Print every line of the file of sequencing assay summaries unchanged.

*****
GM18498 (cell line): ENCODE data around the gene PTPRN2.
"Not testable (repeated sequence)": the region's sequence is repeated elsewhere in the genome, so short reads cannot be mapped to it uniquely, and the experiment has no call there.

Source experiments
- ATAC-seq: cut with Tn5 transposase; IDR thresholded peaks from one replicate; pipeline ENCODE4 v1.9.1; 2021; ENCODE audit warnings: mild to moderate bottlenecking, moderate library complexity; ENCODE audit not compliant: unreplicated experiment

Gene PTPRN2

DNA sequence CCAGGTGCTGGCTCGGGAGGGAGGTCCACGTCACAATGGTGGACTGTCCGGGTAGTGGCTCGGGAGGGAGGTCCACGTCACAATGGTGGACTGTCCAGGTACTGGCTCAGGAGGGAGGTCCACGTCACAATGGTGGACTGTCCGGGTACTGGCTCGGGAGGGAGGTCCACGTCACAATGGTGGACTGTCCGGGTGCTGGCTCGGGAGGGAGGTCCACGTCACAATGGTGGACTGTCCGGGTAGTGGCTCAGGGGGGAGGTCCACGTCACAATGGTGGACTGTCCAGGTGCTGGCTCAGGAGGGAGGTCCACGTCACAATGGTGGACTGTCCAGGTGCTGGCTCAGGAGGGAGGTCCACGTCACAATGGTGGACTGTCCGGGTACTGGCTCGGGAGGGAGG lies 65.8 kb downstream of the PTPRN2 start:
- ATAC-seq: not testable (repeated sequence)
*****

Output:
GM18498 (cell line): ENCODE data around the gene PTPRN2.
"Not testable (repeated sequence)": the region's sequence is repeated elsewhere in the genome, so short reads cannot be mapped to it uniquely, and the experiment has no call there.

Source experiments
- ATAC-seq: cut with Tn5 transposase; IDR thresholded peaks from one replicate; pipeline ENCODE4 v1.9.1; 2021; ENCODE audit warnings: mild to moderate bottlenecking, moderate library complexity; ENCODE audit not compliant: unreplicated experiment

Gene PTPRN2

DNA sequence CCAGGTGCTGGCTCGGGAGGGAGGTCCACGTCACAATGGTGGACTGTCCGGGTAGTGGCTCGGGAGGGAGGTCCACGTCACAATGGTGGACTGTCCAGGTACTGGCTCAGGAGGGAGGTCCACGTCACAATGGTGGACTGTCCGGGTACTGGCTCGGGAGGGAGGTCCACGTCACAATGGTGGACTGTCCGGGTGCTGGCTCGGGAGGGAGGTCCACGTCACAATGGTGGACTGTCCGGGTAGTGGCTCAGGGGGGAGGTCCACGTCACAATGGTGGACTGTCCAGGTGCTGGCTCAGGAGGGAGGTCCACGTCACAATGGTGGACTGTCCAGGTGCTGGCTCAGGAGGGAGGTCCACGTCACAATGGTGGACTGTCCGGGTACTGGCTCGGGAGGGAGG lies 65.8 kb downstream of the PTPRN2 start:
- ATAC-seq: not testable (repeated sequence)